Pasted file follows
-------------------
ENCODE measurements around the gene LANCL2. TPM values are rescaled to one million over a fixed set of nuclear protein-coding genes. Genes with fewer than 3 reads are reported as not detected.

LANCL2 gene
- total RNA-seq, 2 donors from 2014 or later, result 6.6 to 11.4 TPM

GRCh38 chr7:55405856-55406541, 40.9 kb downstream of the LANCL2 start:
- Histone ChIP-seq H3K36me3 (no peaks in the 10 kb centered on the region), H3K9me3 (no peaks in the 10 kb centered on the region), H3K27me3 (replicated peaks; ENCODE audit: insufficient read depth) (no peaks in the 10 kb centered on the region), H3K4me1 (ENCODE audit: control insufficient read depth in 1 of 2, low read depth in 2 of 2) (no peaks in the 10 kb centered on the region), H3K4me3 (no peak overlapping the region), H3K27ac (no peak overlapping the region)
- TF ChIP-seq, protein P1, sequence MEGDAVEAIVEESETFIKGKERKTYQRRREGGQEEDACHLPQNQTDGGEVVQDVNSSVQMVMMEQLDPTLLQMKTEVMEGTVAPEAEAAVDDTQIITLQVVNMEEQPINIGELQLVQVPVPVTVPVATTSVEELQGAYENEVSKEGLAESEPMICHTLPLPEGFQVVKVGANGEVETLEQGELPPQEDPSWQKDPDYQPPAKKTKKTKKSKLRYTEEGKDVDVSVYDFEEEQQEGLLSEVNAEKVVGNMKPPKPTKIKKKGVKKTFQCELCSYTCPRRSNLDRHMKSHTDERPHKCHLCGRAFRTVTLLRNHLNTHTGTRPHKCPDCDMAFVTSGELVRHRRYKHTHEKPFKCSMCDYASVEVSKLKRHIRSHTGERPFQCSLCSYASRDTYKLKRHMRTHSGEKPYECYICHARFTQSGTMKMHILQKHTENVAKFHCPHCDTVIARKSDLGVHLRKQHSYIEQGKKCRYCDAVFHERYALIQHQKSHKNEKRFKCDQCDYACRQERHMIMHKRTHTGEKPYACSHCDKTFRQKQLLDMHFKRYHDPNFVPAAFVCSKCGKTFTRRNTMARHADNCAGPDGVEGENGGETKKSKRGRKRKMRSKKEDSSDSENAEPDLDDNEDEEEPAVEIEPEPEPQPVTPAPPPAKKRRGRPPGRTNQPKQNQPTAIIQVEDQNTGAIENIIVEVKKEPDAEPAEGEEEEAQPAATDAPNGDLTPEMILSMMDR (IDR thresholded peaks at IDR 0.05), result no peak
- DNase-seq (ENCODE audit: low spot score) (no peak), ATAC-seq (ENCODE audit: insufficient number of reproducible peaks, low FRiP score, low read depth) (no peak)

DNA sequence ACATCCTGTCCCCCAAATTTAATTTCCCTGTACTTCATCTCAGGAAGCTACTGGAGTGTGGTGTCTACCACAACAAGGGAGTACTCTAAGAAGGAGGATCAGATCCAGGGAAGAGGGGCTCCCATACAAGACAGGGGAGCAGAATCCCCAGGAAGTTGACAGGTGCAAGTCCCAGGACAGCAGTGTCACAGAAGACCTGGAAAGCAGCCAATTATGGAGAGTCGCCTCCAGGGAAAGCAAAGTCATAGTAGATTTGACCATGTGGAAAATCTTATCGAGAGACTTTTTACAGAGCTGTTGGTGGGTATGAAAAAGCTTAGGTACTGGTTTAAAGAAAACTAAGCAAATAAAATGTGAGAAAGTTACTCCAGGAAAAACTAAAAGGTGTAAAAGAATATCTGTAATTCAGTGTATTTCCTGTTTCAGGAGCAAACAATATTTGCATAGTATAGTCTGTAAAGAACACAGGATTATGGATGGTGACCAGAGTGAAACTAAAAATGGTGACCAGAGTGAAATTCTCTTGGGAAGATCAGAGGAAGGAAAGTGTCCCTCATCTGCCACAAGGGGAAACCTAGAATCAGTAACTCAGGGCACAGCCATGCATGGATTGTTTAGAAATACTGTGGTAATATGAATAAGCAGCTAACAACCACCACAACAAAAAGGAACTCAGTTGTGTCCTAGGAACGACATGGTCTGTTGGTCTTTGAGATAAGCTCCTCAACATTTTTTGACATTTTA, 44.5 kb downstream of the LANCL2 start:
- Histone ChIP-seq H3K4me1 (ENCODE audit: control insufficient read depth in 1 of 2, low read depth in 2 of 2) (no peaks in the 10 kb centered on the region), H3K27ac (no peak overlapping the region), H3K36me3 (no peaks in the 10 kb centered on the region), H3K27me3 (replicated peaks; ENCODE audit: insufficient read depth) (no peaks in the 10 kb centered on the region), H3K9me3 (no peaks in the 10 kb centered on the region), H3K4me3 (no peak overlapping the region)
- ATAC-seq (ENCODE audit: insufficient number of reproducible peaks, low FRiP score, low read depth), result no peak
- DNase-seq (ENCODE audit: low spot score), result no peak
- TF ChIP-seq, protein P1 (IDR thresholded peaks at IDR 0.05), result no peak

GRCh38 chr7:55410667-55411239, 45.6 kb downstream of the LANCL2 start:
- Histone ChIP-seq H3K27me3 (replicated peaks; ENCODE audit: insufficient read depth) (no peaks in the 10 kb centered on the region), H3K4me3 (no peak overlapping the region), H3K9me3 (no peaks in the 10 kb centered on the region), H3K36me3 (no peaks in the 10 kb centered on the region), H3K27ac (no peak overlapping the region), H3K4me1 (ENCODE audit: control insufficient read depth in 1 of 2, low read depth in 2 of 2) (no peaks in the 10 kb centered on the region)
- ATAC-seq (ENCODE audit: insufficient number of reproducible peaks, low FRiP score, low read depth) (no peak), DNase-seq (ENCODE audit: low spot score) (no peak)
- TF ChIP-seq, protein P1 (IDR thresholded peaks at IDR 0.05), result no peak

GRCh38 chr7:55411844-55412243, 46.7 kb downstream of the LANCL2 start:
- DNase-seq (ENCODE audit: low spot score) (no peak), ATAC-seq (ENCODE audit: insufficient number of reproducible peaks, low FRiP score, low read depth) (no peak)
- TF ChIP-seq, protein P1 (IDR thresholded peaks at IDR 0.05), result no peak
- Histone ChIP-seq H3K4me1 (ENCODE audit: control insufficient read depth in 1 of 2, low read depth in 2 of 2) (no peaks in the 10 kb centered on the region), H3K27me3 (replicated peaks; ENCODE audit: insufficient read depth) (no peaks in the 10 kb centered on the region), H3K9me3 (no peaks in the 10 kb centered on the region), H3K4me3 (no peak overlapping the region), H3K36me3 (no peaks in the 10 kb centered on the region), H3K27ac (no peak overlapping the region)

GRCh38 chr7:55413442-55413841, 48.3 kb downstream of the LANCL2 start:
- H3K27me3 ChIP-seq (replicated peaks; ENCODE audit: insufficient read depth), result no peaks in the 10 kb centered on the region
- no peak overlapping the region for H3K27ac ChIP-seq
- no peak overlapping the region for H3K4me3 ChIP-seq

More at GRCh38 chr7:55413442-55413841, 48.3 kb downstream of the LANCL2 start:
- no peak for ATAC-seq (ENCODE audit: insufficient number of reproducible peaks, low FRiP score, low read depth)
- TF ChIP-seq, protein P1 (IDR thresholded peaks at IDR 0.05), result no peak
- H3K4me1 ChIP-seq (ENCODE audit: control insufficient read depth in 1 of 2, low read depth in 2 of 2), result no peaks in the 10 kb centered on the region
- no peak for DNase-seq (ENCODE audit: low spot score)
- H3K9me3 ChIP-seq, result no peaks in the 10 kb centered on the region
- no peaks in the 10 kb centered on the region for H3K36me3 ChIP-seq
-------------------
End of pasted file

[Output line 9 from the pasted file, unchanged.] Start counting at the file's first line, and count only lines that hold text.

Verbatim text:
- Histone ChIP-seq H3K4me1 (ENCODE audit: control insufficient read depth in 1 of 2, low read depth in 2 of 2) (no peaks in the 10 kb centered on the region), H3K27ac (no peak overlapping the region), H3K36me3 (no peaks in the 10 kb centered on the region), H3K27me3 (replicated peaks; ENCODE audit: insufficient read depth) (no peaks in the 10 kb centered on the region), H3K9me3 (no peaks in the 10 kb centered on the region), H3K4me3 (no peak overlapping the region)